Introduction: Process Issues in Cell, Gene, and Tissue Therapies

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Accelerating cell growth has become a primary issue, as shown in the cover by Particle Works, which develops alginate and agarose hydrogel beads for three-dimensional cell culture growth. (WWW.PARTICLE-WORKS.COM)

Accelerating cell growth has become a primary issue, as shown in the cover by Particle Works, which develops alginate and agarose hydrogel beads for three-dimensional cell culture growth. (WWW.PARTICLE-WORKS.COM)

It’s hard to believe that just six years ago, BioProcess International published its first cell therapy supplement, which included just one article on “cell therapy bioprocessing” (1). At the time, most such processing was conducted in special clinical laboratories and academic institutions. As BPI continued to cover this relatively new segment of the biopharmaceutical industry, we heard more about “the product is the process” and “scale out instead of scaling up.”

After many trials, errors, and milestones, regenerative medicine has become a mainstream part of the biologics industry, supported by at least 670 companies and clinics of all sizes and 20 products approved by the US Food and Drug Administration so far (2). As the following article from Swapna Supekar shows, markets for all segments of regenerative medicine are growing quickly and projected to extend well into the next decade.

Increased industrialized processing launches new process choices and potential difficulties. Such issues used to be topics of yearly conference tracks and keynote addresses. But now they are enough to make up entirely separate meetings. The Biotech Week Boston (BWB) conference (held 4–7 October 2016) featured presentations devoted to innovations, tools, and commercialization issues of cell and gene therapies, a few of which are presented herein. Although this report is not comprehensive, each article represents one or more major issues cell, tissue, or gene therapies. Specifically, the authors address the industry’s need for fast scale-up for cell production, efficient purification of viral vectors for gene therapy, and further development in biofabrication (bioprinting). For the past six years, BPI has covered similar topics, so we encourage you to check our archives.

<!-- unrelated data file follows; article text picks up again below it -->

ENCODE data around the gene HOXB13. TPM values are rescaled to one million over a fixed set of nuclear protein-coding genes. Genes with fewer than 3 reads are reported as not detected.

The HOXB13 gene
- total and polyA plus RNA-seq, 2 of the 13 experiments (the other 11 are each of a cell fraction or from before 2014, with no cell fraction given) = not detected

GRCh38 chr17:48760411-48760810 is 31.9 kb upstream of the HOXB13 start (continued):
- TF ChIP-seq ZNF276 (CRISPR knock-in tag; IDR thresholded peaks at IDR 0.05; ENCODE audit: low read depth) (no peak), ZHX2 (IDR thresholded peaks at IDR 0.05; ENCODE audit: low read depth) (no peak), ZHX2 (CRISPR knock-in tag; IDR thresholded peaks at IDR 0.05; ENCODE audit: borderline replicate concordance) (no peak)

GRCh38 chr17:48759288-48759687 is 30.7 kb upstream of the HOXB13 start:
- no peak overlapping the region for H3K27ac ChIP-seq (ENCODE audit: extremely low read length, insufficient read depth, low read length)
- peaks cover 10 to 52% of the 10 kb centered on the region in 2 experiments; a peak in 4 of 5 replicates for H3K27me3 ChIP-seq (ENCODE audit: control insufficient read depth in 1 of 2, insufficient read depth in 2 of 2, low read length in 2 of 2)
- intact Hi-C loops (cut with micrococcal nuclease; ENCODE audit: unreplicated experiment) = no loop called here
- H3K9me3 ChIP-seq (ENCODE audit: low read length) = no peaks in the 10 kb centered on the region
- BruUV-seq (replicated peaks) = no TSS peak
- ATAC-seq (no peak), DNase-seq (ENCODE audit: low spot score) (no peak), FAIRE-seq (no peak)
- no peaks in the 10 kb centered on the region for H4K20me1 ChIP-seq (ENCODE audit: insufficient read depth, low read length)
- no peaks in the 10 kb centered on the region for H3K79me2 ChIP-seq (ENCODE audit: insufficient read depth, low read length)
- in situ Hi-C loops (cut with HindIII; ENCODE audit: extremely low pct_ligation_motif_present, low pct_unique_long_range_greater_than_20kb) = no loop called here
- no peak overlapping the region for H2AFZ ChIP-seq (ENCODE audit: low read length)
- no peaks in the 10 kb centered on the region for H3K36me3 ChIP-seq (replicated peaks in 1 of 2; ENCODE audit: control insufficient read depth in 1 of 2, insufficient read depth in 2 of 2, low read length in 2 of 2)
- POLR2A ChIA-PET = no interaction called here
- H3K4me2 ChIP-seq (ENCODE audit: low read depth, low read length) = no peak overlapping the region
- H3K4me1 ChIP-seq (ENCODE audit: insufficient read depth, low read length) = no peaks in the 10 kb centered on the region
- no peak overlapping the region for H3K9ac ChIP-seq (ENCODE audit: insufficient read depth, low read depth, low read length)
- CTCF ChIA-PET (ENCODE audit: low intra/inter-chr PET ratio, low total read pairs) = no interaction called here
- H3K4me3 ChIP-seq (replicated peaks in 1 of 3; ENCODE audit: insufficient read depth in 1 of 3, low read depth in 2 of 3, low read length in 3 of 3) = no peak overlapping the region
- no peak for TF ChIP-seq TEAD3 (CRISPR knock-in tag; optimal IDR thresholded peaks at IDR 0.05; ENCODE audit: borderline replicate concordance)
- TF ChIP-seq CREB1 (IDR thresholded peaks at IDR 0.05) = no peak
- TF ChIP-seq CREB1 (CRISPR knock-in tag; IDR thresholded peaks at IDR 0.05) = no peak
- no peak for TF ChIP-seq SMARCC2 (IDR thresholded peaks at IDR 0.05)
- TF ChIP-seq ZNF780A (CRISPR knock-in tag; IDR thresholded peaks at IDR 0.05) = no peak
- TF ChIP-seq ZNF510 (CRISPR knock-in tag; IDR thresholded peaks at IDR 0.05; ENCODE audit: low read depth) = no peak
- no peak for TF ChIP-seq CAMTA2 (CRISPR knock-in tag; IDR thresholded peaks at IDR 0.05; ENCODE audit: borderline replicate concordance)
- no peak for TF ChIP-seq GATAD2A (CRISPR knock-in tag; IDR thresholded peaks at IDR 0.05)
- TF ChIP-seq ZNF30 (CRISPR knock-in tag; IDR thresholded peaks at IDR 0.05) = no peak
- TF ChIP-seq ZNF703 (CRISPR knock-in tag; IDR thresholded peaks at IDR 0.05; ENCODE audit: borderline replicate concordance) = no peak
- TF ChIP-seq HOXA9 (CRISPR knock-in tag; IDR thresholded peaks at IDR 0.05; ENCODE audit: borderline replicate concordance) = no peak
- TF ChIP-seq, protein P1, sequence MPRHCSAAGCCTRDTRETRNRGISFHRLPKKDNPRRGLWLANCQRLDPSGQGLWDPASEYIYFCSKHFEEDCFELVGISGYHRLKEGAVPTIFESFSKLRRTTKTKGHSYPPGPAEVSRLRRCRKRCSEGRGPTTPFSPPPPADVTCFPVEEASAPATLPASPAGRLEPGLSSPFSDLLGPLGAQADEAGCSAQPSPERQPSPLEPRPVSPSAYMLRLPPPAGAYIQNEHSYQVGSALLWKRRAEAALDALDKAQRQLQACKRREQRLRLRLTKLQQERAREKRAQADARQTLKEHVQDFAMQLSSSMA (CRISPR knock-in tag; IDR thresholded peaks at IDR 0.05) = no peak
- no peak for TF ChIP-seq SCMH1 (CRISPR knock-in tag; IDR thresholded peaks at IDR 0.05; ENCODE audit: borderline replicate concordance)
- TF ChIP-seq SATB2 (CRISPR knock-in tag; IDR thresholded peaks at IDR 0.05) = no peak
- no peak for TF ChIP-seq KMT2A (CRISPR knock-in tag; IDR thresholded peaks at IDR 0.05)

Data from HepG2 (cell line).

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Current Cell Processing Demands

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References
1
Brandenberger R, et al. Cell Therapy Bioprocessing. BioProcess Int. 9(3) 2011: S30–S37.

2 Orchard-Webb D. Progress Toward Commercial Scale and Efficiency in Cell Therapy Bioprocessing. BioProcess Int. 14(9) 2016: S8–S11.

3 Reitze RL. Biotech Week Boston, Cell and Gene Therapy Bioprocessing and Commercialization: Boston, MA, 6 October 2016.

4 Olagunju P. Biotech Week Boston: Boston, MA, 6 October 2016.

5 Pettitt D, et al. Emerging Platform Bioprocesses for Viral Vectors and Gene Therapies. BioProcess Int. 14(4) 2016: S8–S17.

6 Symonds G. Cell-Delivered Gene Therapy: This Viral Vector Manufacturing Method Could Widen Its Applicability. BioProcess Int. 14(10) 2016: 18–21.

7 Terova O, et al. Innovative Downstream Purification Solutions for Viral Vectors: Enabling Platform Approaches to Advance Gene Therapies. BioProcess Int. 14(9) 2016: S20– S23.

8 Ausubel LJ, et al. Production of CGMP-Grade Lentiviral Vectors. BioProcess Int. 10(2) 2012: 32–43.

9 Ghieh F, et al. The Use of Stem Cells in Burn Wound Healing: A Review. BioMed Research Int. Article ID 684084, (2015), http://dx.doi.org/10.1155/2015/684084.

Maribel Rios is managing editor of BioProcess International; mrios@bioproessintl.com.

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